Inappropriate Neural Activity during a Sensitive Period in Embryogenesis Results in Persistent Seizure-like Behavior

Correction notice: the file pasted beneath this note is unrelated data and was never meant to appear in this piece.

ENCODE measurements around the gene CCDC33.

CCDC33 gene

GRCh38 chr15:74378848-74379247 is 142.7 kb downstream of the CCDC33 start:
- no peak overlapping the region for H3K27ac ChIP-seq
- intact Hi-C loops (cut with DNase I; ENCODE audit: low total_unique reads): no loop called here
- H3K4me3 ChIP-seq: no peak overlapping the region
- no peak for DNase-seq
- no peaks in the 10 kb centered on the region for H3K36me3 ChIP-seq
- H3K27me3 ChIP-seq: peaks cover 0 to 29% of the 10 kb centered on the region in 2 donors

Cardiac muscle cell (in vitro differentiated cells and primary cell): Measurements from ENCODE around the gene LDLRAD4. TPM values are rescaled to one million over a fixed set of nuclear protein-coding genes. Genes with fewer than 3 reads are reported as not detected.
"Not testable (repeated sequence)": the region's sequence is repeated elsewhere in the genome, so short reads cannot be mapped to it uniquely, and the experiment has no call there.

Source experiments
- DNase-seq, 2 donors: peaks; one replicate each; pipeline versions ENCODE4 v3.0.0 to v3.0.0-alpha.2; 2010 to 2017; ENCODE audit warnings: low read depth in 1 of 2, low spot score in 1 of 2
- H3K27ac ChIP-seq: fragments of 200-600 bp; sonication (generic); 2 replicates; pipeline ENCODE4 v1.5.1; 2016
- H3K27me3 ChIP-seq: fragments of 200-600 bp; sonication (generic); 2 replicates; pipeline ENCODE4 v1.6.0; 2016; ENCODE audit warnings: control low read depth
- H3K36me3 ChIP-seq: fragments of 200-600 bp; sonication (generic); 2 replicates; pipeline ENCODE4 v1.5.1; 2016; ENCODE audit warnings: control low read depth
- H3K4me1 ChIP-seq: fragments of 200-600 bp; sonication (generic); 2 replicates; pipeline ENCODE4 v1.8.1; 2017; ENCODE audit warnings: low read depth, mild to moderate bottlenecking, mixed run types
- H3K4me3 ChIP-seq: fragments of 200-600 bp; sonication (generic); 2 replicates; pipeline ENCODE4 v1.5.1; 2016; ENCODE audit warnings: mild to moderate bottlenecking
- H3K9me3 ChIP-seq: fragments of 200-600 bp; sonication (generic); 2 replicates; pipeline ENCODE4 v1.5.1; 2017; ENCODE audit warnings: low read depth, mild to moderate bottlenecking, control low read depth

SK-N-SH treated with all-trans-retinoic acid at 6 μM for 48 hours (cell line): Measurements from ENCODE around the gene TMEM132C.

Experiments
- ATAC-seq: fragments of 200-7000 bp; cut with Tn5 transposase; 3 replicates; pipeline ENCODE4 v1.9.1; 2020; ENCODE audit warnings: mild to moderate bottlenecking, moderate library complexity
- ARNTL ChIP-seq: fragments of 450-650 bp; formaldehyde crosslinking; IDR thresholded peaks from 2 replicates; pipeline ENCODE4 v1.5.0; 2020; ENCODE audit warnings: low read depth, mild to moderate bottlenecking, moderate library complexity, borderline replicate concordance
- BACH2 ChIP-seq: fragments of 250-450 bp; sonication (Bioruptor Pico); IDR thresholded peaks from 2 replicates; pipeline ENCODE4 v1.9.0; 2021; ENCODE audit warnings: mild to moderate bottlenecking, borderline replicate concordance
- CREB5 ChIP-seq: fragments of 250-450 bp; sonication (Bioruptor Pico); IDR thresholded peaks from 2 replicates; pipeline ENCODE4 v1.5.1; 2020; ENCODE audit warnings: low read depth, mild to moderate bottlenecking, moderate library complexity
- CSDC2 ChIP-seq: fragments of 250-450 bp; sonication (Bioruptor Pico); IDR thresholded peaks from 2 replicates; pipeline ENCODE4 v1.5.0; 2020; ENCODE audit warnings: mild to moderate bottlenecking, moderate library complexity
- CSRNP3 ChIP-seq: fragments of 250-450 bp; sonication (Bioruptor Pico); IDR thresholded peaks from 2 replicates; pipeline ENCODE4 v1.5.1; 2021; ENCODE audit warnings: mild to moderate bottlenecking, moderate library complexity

There is clinical need to extend the understanding of epilepsy and to find novel approaches to treat this condition. Bang-sensitive (bs) Drosophila mutants, which exhibit reduced thresholds for seizure, offer an attractive possibility to combine tractable genetics, electrophysiology, and high-throughput screening. However, despite these advantages, the precise electrophysiological aberrations that contribute to seizure have not been identified in any bs mutant. Because of this, the applicability of Drosophila as a preclinical model has not yet been established. In this study, we show that electroshock of bs slamdance (sda) larvae was sufficient to induce extended seizure-like episodes. Whole cell voltage-clamp recordings from identified motoneurons (termed aCC and RP2) showed synaptic currents that were greatly increased in both amplitude and duration. Current-clamp recordings indicated that these inputs produced longer-lived plateau depolarizations and increased action potential firing in these cells. An analysis of voltage-gated currents in these motoneurons, in both first and third instar larvae, revealed a consistently increased persistent Na(+) current (I(Nap)) and a reduced Ca(2+) current in first instar larvae, which appeared normal in older third instar larvae. That increased I(Nap) may contribute to seizure-like activity is indicated by the observation that feeding sda larvae the antiepileptic drug phenytoin, which was sufficient to reduce I(Nap), rescued both seizure-like episode duration and synaptic excitation of motoneurons. In contrast, feeding of either anemone toxin, a drug that preferentially increases I(Nap), or phenytoin to wild-type larvae was sufficient to induce a bs behavioral phenotype. Finally, we show that feeding of phenytoin to gravid sda females was sufficient to both reduce I(Nap) and synaptic currents and rescue the bs phenotype in their larval progeny, indicating that a heightened predisposition to seizure may arise as a consequence of abnormal embryonic neural development.